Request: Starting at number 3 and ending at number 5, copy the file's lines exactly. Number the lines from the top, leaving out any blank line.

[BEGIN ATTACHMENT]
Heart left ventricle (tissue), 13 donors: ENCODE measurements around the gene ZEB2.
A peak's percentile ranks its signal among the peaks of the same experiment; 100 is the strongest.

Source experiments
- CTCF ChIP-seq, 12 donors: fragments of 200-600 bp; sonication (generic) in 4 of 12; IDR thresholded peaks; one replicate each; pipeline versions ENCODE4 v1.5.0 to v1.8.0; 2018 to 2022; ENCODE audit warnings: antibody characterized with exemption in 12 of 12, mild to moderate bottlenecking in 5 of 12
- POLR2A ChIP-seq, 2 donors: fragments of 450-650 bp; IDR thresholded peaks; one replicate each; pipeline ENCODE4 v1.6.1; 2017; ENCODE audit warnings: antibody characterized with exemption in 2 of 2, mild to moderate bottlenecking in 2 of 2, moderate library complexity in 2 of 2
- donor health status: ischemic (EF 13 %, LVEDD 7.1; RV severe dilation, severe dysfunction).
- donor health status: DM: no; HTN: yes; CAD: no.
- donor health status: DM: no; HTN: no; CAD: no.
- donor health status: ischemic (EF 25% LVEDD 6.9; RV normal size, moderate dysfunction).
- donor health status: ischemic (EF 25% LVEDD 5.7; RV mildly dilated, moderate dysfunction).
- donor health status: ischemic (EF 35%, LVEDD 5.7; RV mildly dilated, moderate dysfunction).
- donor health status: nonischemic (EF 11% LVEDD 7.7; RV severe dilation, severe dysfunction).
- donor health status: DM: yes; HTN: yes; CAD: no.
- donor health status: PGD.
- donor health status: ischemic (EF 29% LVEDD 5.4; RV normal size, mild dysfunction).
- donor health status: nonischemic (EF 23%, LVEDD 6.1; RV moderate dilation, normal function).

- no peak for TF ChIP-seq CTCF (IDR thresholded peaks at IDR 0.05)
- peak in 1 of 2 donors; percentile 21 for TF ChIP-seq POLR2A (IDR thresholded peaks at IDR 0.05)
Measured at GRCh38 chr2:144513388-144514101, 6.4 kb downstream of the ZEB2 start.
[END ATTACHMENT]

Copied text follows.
Source experiments
- CTCF ChIP-seq, 12 donors: fragments of 200-600 bp; sonication (generic) in 4 of 12; IDR thresholded peaks; one replicate each; pipeline versions ENCODE4 v1.5.0 to v1.8.0; 2018 to 2022; ENCODE audit warnings: antibody characterized with exemption in 12 of 12, mild to moderate bottlenecking in 5 of 12
- POLR2A ChIP-seq, 2 donors: fragments of 450-650 bp; IDR thresholded peaks; one replicate each; pipeline ENCODE4 v1.6.1; 2017; ENCODE audit warnings: antibody characterized with exemption in 2 of 2, mild to moderate bottlenecking in 2 of 2, moderate library complexity in 2 of 2